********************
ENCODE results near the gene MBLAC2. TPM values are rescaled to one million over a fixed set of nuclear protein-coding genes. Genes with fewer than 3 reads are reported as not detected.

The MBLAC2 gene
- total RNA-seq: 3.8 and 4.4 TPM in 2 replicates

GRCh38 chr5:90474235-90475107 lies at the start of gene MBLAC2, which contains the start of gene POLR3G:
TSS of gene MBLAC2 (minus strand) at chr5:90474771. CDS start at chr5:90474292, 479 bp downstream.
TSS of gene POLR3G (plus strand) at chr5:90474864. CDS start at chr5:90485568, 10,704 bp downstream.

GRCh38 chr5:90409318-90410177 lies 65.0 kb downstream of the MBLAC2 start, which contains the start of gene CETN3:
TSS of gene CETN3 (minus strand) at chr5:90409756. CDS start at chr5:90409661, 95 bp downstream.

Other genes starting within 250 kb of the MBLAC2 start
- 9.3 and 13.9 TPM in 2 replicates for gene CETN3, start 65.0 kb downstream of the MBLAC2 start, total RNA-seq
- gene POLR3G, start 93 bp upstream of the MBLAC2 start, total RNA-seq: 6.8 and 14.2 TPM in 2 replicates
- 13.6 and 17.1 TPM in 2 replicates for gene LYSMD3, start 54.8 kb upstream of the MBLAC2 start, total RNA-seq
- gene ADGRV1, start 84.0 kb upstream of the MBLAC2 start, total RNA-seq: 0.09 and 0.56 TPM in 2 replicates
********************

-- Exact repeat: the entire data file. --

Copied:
ENCODE results near the gene MBLAC2. TPM values are rescaled to one million over a fixed set of nuclear protein-coding genes. Genes with fewer than 3 reads are reported as not detected.

The MBLAC2 gene
- total RNA-seq: 3.8 and 4.4 TPM in 2 replicates

GRCh38 chr5:90474235-90475107 lies at the start of gene MBLAC2, which contains the start of gene POLR3G:
TSS of gene MBLAC2 (minus strand) at chr5:90474771. CDS start at chr5:90474292, 479 bp downstream.
TSS of gene POLR3G (plus strand) at chr5:90474864. CDS start at chr5:90485568, 10,704 bp downstream.

GRCh38 chr5:90409318-90410177 lies 65.0 kb downstream of the MBLAC2 start, which contains the start of gene CETN3:
TSS of gene CETN3 (minus strand) at chr5:90409756. CDS start at chr5:90409661, 95 bp downstream.

Other genes starting within 250 kb of the MBLAC2 start
- 9.3 and 13.9 TPM in 2 replicates for gene CETN3, start 65.0 kb downstream of the MBLAC2 start, total RNA-seq
- gene POLR3G, start 93 bp upstream of the MBLAC2 start, total RNA-seq: 6.8 and 14.2 TPM in 2 replicates
- 13.6 and 17.1 TPM in 2 replicates for gene LYSMD3, start 54.8 kb upstream of the MBLAC2 start, total RNA-seq
- gene ADGRV1, start 84.0 kb upstream of the MBLAC2 start, total RNA-seq: 0.09 and 0.56 TPM in 2 replicates